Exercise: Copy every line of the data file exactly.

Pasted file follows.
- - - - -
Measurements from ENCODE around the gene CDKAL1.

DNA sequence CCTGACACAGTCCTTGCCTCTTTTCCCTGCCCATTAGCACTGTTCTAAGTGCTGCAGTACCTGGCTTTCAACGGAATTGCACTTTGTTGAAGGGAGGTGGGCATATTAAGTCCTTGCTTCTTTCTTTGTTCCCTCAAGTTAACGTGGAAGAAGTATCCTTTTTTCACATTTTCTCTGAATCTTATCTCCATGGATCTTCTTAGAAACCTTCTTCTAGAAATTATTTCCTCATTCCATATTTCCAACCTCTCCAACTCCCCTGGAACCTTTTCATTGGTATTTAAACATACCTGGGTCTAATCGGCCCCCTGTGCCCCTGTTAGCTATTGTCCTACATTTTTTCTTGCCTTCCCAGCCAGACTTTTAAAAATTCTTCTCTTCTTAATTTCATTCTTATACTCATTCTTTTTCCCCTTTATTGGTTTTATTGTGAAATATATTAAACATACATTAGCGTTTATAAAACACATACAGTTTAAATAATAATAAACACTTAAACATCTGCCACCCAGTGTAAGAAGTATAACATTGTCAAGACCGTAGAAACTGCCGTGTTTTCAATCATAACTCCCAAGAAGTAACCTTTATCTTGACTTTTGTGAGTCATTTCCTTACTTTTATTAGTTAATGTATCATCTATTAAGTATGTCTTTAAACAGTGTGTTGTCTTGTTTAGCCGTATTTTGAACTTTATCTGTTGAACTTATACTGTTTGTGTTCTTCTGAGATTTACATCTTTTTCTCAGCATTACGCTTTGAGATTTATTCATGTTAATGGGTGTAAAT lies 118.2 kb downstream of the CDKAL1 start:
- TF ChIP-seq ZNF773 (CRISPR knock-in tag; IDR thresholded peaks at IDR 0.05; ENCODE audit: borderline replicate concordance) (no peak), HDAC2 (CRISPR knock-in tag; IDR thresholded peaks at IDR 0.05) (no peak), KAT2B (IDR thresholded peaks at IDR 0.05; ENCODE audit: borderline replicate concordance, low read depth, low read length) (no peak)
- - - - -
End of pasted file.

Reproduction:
Measurements from ENCODE around the gene CDKAL1.

DNA sequence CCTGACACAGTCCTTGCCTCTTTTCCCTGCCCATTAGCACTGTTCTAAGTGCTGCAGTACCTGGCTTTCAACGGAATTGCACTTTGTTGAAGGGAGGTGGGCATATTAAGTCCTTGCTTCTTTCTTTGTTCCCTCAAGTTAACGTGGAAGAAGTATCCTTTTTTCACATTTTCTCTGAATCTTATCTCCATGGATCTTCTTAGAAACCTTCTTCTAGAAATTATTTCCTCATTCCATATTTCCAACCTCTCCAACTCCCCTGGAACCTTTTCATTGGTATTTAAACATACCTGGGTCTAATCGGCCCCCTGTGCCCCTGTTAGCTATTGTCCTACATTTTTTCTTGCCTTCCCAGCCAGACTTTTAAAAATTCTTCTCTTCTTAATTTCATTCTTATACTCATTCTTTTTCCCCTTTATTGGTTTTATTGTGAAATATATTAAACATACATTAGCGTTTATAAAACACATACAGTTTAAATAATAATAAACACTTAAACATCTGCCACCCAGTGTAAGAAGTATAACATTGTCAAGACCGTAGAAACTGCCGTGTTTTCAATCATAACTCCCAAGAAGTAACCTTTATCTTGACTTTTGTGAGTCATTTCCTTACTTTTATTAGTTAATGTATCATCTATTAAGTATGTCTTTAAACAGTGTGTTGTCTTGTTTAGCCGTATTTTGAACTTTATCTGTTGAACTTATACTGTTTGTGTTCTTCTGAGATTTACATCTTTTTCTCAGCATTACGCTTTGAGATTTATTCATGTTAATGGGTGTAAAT lies 118.2 kb downstream of the CDKAL1 start:
- TF ChIP-seq ZNF773 (CRISPR knock-in tag; IDR thresholded peaks at IDR 0.05; ENCODE audit: borderline replicate concordance) (no peak), HDAC2 (CRISPR knock-in tag; IDR thresholded peaks at IDR 0.05) (no peak), KAT2B (IDR thresholded peaks at IDR 0.05; ENCODE audit: borderline replicate concordance, low read depth, low read length) (no peak)